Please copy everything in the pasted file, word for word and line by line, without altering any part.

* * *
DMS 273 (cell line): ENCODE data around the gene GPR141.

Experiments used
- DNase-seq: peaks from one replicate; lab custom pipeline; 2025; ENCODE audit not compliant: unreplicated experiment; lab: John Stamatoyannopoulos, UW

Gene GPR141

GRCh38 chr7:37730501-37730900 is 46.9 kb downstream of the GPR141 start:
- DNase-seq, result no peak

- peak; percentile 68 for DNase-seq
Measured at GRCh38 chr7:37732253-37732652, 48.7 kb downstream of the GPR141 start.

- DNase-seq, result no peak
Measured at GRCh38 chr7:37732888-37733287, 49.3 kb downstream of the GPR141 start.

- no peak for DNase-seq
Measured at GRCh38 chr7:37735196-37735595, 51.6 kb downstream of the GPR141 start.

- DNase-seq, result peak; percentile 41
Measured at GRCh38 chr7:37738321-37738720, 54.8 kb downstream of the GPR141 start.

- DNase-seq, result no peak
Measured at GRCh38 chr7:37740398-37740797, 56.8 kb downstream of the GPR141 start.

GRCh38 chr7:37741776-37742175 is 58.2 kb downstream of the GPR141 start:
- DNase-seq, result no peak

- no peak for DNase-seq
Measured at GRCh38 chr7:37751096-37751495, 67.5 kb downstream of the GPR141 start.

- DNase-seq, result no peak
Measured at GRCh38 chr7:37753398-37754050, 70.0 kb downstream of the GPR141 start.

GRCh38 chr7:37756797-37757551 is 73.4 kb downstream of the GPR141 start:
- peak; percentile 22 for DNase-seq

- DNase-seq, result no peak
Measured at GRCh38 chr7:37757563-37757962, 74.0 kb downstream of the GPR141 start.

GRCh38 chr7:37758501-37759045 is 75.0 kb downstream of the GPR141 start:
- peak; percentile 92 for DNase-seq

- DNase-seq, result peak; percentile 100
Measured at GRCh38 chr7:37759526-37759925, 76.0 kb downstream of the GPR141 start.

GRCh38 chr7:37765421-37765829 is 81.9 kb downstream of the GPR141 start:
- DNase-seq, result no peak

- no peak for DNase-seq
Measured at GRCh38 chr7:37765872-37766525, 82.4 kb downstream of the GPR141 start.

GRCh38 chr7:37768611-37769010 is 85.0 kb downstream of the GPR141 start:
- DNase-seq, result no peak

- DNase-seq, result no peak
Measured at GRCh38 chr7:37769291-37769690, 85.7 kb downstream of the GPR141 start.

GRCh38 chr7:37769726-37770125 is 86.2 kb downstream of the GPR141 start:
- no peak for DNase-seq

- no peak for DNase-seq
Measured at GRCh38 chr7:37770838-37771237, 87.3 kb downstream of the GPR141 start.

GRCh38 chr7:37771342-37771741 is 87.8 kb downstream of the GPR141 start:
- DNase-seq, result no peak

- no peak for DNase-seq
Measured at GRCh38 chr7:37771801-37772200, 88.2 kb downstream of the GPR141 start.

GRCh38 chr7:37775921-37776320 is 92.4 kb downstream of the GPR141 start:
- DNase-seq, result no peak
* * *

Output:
DMS 273 (cell line): ENCODE data around the gene GPR141.

Experiments used
- DNase-seq: peaks from one replicate; lab custom pipeline; 2025; ENCODE audit not compliant: unreplicated experiment; lab: John Stamatoyannopoulos, UW

Gene GPR141

GRCh38 chr7:37730501-37730900 is 46.9 kb downstream of the GPR141 start:
- DNase-seq, result no peak

- peak; percentile 68 for DNase-seq
Measured at GRCh38 chr7:37732253-37732652, 48.7 kb downstream of the GPR141 start.

- DNase-seq, result no peak
Measured at GRCh38 chr7:37732888-37733287, 49.3 kb downstream of the GPR141 start.

- no peak for DNase-seq
Measured at GRCh38 chr7:37735196-37735595, 51.6 kb downstream of the GPR141 start.

- DNase-seq, result peak; percentile 41
Measured at GRCh38 chr7:37738321-37738720, 54.8 kb downstream of the GPR141 start.

- DNase-seq, result no peak
Measured at GRCh38 chr7:37740398-37740797, 56.8 kb downstream of the GPR141 start.

GRCh38 chr7:37741776-37742175 is 58.2 kb downstream of the GPR141 start:
- DNase-seq, result no peak

- no peak for DNase-seq
Measured at GRCh38 chr7:37751096-37751495, 67.5 kb downstream of the GPR141 start.

- DNase-seq, result no peak
Measured at GRCh38 chr7:37753398-37754050, 70.0 kb downstream of the GPR141 start.

GRCh38 chr7:37756797-37757551 is 73.4 kb downstream of the GPR141 start:
- peak; percentile 22 for DNase-seq

- DNase-seq, result no peak
Measured at GRCh38 chr7:37757563-37757962, 74.0 kb downstream of the GPR141 start.

GRCh38 chr7:37758501-37759045 is 75.0 kb downstream of the GPR141 start:
- peak; percentile 92 for DNase-seq

- DNase-seq, result peak; percentile 100
Measured at GRCh38 chr7:37759526-37759925, 76.0 kb downstream of the GPR141 start.

GRCh38 chr7:37765421-37765829 is 81.9 kb downstream of the GPR141 start:
- DNase-seq, result no peak

- no peak for DNase-seq
Measured at GRCh38 chr7:37765872-37766525, 82.4 kb downstream of the GPR141 start.

GRCh38 chr7:37768611-37769010 is 85.0 kb downstream of the GPR141 start:
- DNase-seq, result no peak

- DNase-seq, result no peak
Measured at GRCh38 chr7:37769291-37769690, 85.7 kb downstream of the GPR141 start.

GRCh38 chr7:37769726-37770125 is 86.2 kb downstream of the GPR141 start:
- no peak for DNase-seq

- no peak for DNase-seq
Measured at GRCh38 chr7:37770838-37771237, 87.3 kb downstream of the GPR141 start.

GRCh38 chr7:37771342-37771741 is 87.8 kb downstream of the GPR141 start:
- DNase-seq, result no peak

- no peak for DNase-seq
Measured at GRCh38 chr7:37771801-37772200, 88.2 kb downstream of the GPR141 start.

GRCh38 chr7:37775921-37776320 is 92.4 kb downstream of the GPR141 start:
- DNase-seq, result no peak